Safe discharge of elderly patients scheme in Wales set to be extended

Author: Caroline White

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A pilot scheme in Wales that helps older people to be safely discharged from hospital, stay in their own homes, and prevent readmissions, has been extended into the autumn, it has been announced.

The Hospital to Healthier Homes scheme, a Welsh government and National Programme for Unscheduled Care collaborative project, was originally funded as part of £4m allocated to support health services over the winter period by testing new models of care.

It ran from 10 hospitals across Wales during the winter to enable vulnerable older people to be safely discharged to their own homes, with a focus on preventing re-admissions by assessing the ‘health’ of people’s homes.

A dedicated case worker based at each site facilitates practical adaptations to a patient’s home so that the person can be safely discharged from hospital.

The case workers can also offer practical support and advice on issues such as access to financial support older people need to help them age well, as well as referring patients at risk of isolation or loneliness to local community clubs or groups.

The pilot received over 600 referrals between mid-January and the end of March, providing 628 home improvements and facilitating 320 means tested benefit assessments.

Following the emerging success of the scheme, the minister for health and social services, Vaughan Gething has approved the extension for a further six months until September 2019, with a £170,000 fund to participating Local Health Boards.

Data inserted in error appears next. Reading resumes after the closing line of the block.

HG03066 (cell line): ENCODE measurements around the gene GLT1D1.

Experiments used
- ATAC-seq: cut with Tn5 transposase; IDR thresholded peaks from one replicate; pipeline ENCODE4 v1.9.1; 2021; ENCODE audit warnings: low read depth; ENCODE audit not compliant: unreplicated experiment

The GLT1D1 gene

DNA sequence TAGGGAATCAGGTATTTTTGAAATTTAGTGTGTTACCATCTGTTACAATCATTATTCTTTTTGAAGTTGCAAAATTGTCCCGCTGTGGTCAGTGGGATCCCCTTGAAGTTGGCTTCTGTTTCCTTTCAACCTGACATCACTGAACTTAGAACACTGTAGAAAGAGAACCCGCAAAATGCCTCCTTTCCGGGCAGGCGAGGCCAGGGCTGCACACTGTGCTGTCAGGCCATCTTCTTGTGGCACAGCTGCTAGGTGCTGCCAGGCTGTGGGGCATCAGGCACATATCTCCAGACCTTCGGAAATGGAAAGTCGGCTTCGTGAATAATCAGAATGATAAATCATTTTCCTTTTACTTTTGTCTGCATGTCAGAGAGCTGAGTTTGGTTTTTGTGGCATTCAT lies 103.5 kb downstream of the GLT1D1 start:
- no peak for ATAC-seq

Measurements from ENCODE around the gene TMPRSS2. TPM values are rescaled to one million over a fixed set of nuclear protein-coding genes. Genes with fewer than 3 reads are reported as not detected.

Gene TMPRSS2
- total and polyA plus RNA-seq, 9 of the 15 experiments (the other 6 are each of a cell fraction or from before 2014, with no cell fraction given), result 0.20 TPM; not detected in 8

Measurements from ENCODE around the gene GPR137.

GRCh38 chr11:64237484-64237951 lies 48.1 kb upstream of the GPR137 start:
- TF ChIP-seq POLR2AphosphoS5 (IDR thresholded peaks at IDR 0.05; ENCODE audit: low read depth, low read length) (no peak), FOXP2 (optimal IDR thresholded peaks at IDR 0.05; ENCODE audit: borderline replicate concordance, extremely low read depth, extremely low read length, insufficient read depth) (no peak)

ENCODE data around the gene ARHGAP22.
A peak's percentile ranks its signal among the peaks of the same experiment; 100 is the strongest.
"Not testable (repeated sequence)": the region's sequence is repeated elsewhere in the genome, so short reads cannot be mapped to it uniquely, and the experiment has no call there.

The minister for housing and local government, Julie James, has also approved another £200,000 of capital funding to support the extension.

Vaughan Gething said the service had had an immediate and positive impact on patients, relatives and staff.

“Supporting older people to be quickly discharged and made comfortable safely in their own homes, allowing them to live as independently as possible, is of benefit to all individuals and services involved.

“A real benefit of the scheme has been the opportunity for case workers to ‘make every contact count’. They have used their time with people in their homes to talk about issues like warm home measures, falls prevention or connection with local community groups to help support wellbeing.”

The scheme directly complements ‘A Healthier Wales’ vision for creating seamless models of care and highlights the importance of collaborative, cross sector working, he added. 

Julie James said that even small adaptations helped people to maintain their independence, getting them back home, and reducing hospital discharge delays.

“This can then relieve pressure on emergency departments, alleviating pressure on the NHS while also helping people to live for longer in their own homes,” she said.

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Editorial team, Wilmington Healthcare

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